The Saturday, June 9 Guardian had a very nice extract from Ryszard Kapuscinski’s last book, which contains some interesting reflections on Herodotus and history-writing. Here’s a passage that I found particularly apt, especially from a man (a cosmopolitan in the best sense of the word) who managed to worked very effectively on the boundaries between journalism and history-writing. It’ s about the difficulties of extracting a history from the usual welter of events and conflicting testimonies:
Herodotus is entangled in a rather insoluble dilemma: he devotes his life to preserving historic truth, to prevent the traces of human events from being erased by time; at the same time, however, his main source of research is not first-hand experience, but history as it was recounted by others, as it appeared to them, therefore as it was selectively remembered and later more or less intentionally presented. In short, not primary history, but history as his interlocutors would have had it. There is no way around this divarication of purpose and means. We can try to minimise or mitigate it, but we will never approach the objective ideal. The subjective factor, its deforming presence, will remain impossible to strain out. Herodotus expresses an awareness of this predicament constantly qualifying what he reports: “as they tell me”, “as they maintain”, “they present this in various ways”, etc. In fact, though, however evolved our methods, we are never in the presence of unmediated history, but of history recounted, presented, history as it appeared to someone, as he or she believes it to have been. This has been the nature of the enterprise always, and the folly may be to believe one can resist it.
RK’s personal identification with the ancient historian highlights the riskiness of the transition from oral recounting to written narratives, and the un-empirical foundations of history and history-writing. This from a man who traveled all over the world to witness some of the greatest scenes of political catastrophe in the past 30 or 40 years.
RK justified his interest in history and the classical past as represented by Herodotus as part of an exhaustion with the present, and with the repetitions enforced by politics and journalism’s exclusive focus on the most recent past. After a lifetime of traveling to one crisis after another, he wished to cross temporal boundaries, as well:
And just as I had once desired to cross a physical border, so now I was fascinated by crossing a temporal one.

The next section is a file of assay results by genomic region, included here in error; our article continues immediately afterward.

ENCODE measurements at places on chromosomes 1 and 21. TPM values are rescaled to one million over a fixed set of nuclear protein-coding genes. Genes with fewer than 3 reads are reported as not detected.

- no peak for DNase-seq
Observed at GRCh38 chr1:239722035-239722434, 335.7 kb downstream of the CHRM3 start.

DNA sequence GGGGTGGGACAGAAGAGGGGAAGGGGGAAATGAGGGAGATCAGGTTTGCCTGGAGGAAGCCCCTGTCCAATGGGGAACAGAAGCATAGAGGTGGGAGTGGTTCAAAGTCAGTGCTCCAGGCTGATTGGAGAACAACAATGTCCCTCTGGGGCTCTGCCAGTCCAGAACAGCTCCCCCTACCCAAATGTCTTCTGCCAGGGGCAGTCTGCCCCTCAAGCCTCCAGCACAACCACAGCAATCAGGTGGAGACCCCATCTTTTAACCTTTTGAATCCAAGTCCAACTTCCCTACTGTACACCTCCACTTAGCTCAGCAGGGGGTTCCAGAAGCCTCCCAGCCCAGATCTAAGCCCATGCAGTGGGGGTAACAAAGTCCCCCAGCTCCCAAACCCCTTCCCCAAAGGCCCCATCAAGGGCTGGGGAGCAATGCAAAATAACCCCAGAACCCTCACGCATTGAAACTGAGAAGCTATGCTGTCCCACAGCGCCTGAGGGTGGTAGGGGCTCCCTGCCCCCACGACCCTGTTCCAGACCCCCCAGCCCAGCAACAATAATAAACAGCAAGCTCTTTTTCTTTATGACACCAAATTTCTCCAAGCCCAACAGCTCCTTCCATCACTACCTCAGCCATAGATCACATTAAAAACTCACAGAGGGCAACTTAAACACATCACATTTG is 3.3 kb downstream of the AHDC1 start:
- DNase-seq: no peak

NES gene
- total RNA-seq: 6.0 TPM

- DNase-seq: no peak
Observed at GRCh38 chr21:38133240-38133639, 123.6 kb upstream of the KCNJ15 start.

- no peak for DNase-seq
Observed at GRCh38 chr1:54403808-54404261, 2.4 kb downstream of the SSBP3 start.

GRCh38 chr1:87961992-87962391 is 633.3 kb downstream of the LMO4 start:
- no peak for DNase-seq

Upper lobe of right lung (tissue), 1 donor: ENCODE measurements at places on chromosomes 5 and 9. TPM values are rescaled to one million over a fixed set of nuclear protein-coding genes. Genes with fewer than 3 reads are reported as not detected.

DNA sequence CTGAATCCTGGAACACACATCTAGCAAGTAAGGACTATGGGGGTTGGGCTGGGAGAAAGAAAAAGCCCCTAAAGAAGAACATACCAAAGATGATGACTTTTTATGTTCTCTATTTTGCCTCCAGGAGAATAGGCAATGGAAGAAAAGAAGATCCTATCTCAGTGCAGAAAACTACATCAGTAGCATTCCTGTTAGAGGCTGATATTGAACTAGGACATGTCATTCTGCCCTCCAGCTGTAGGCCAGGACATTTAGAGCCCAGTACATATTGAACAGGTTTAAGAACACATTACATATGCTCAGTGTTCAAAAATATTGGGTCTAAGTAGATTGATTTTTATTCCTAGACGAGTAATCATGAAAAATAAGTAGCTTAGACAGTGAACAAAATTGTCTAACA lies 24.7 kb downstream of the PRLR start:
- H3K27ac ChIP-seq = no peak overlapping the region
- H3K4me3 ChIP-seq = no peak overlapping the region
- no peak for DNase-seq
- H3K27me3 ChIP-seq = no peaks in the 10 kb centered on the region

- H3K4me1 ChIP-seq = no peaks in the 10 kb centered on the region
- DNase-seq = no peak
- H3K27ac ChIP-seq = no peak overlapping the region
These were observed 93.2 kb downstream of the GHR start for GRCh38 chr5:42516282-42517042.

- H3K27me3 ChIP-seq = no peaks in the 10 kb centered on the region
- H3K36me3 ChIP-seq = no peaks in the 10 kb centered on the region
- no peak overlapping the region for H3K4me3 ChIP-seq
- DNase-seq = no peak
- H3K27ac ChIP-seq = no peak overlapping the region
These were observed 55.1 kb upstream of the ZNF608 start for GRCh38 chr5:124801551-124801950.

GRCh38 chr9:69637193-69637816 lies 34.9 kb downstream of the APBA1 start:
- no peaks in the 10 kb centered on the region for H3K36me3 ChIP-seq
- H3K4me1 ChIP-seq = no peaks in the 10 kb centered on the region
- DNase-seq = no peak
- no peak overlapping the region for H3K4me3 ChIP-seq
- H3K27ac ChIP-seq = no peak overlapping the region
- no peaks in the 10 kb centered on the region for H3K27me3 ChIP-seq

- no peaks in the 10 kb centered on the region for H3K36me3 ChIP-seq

I was afraid that I might fall into the trap of provincialism. We normally associate the concept of provincialism with geographic space. A provincial is one whose worldview is shaped by a certain marginal area to which he ascribes an undue importance, inaptly universalising the particular. But TS Eliot cautions against another kind of provincialism – not of space, but of time. “In our age,” he writes in a 1944 essay about Virgil, “when men seem more than ever prone to confuse wisdom with knowledge, and knowledge with information, and to try to solve problems of life in terms of engineering, there is coming into existence a new kind of provincialism which perhaps deserves a new name. It is a provincialism, not of space, but of time; one for which history is merely the chronicle of human devices which have served their turn and been scrapped, one for which the world is the property solely of the living, a property in which the dead hold no shares. The menace of this kind of provincialism is that we can all, all the peoples on the globe, be provincials together; and those who are not content to be provincials, can only become hermits.”
So there are spatial and temporal provincials. Every globe, every map of the world, shows the former how lost and blind they are in their provincialism; similarly, every history – including every page of Herodotus – demonstrates to the latter that the present existed always, that history is merely an uninterrupted progression of presents, that what for us are ancient events were for those who lived them immediate and present reality.
This notion of a temporal ‘provincial’ is a challenging one for us, because it goes to the heart of our notions of periodization, specialization, professionalization. Read the sample of RK’s meditation on Herodotus to see if you think he goes beyond the dilettante’s ‘enthusiasm’ for his latest discovery, and provides a different kind of insight into the materials of Herodotus’s history.